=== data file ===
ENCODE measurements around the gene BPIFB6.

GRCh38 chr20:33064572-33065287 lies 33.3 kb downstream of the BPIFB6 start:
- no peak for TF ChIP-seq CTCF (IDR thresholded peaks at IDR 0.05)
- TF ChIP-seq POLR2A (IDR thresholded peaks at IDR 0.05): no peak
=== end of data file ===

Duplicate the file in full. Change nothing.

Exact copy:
ENCODE measurements around the gene BPIFB6.

GRCh38 chr20:33064572-33065287 lies 33.3 kb downstream of the BPIFB6 start:
- no peak for TF ChIP-seq CTCF (IDR thresholded peaks at IDR 0.05)
- TF ChIP-seq POLR2A (IDR thresholded peaks at IDR 0.05): no peak